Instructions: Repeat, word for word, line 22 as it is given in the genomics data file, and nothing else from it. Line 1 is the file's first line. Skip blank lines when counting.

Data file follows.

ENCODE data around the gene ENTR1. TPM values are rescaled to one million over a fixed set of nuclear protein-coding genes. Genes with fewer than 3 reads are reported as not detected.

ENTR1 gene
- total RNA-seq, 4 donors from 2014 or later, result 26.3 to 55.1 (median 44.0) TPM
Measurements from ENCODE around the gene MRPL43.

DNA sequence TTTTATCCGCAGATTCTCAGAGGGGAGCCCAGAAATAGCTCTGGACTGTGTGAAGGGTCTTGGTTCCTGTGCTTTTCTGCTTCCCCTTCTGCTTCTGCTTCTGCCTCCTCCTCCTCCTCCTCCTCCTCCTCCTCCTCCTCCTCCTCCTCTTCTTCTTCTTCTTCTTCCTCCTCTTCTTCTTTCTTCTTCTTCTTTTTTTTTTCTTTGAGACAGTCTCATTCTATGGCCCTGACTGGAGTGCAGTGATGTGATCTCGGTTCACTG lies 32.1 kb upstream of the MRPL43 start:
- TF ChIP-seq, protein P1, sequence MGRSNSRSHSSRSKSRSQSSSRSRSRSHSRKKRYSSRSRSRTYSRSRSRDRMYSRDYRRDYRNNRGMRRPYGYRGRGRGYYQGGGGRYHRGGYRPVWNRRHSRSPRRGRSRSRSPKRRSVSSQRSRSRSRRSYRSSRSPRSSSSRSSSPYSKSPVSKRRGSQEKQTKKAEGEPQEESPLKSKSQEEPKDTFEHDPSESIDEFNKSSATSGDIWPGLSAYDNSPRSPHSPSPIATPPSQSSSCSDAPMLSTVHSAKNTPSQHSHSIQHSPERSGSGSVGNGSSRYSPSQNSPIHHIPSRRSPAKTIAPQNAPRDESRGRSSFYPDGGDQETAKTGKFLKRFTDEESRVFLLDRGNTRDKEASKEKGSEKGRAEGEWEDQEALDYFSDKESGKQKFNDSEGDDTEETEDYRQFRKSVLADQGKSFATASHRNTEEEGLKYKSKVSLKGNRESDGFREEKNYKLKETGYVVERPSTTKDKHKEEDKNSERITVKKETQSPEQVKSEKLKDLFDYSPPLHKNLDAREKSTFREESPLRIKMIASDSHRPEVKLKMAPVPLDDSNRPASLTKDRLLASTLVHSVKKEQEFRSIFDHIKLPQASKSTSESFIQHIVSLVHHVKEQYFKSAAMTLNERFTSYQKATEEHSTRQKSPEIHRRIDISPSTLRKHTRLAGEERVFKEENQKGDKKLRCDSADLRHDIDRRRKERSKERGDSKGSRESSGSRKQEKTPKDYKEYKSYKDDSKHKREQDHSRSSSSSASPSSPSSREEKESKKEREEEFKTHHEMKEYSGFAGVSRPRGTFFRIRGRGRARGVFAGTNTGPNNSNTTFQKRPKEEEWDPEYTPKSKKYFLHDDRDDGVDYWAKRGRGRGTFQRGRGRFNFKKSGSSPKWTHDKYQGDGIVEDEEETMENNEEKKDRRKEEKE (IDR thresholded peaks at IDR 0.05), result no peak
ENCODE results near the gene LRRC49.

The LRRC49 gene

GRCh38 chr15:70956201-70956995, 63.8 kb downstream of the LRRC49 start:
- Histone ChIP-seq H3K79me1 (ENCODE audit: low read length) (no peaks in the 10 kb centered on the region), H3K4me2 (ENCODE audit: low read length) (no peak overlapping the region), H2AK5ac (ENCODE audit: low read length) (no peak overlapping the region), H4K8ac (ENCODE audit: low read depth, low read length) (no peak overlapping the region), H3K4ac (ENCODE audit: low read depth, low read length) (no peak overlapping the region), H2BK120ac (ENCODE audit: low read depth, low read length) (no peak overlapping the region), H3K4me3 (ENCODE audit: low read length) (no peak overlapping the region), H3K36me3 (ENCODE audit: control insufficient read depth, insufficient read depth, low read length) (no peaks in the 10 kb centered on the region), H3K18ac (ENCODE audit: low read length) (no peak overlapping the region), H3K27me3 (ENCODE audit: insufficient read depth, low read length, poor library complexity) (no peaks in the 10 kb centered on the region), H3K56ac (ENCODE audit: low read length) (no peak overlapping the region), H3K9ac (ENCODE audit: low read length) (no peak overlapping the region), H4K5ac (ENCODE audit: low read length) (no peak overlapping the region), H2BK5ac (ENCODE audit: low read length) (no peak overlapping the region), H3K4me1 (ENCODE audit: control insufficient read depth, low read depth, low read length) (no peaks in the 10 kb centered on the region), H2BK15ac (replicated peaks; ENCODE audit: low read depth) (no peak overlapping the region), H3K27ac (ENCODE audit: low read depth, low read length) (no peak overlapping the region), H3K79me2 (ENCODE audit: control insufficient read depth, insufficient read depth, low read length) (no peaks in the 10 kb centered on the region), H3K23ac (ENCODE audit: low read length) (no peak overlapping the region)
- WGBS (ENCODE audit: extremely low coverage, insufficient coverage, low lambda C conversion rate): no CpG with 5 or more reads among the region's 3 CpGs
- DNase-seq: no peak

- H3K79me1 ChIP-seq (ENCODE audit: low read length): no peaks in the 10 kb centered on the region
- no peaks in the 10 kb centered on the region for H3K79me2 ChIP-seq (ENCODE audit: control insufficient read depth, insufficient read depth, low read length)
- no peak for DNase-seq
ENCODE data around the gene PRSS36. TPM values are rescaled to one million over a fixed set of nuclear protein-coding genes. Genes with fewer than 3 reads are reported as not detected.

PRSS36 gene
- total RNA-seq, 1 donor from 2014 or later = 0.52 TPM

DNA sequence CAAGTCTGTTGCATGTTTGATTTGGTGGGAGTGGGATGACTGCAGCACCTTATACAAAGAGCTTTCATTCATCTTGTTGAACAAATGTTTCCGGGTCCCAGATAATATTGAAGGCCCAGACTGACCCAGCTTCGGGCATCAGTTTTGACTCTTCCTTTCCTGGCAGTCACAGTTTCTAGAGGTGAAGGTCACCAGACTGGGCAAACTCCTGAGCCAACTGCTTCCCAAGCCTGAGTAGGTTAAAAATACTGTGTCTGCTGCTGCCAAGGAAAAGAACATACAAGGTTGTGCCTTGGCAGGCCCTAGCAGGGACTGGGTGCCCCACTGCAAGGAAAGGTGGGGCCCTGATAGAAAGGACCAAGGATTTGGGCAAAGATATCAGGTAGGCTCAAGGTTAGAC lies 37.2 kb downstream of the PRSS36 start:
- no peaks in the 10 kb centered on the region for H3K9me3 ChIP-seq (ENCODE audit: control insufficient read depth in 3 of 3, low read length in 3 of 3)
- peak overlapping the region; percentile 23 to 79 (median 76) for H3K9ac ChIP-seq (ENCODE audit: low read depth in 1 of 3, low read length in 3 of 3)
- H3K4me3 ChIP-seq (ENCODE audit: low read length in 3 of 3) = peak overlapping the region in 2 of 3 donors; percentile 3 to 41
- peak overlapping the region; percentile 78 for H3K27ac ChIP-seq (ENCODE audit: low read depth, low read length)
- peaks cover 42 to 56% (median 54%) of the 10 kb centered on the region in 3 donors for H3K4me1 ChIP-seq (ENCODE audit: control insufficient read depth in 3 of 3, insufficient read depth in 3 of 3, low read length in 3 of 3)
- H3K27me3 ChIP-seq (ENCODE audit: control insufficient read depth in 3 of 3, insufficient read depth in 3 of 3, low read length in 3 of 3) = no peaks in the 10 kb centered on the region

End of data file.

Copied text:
- H3K4me3 ChIP-seq (ENCODE audit: low read length in 3 of 3) = peak overlapping the region in 2 of 3 donors; percentile 3 to 41